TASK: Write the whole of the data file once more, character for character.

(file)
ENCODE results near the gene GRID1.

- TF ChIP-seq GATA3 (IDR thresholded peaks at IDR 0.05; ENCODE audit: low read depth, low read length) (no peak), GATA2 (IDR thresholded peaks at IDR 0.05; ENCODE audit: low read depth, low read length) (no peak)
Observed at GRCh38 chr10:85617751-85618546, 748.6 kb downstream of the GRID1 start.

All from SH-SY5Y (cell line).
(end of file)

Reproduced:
ENCODE results near the gene GRID1.

- TF ChIP-seq GATA3 (IDR thresholded peaks at IDR 0.05; ENCODE audit: low read depth, low read length) (no peak), GATA2 (IDR thresholded peaks at IDR 0.05; ENCODE audit: low read depth, low read length) (no peak)
Observed at GRCh38 chr10:85617751-85618546, 748.6 kb downstream of the GRID1 start.

All from SH-SY5Y (cell line).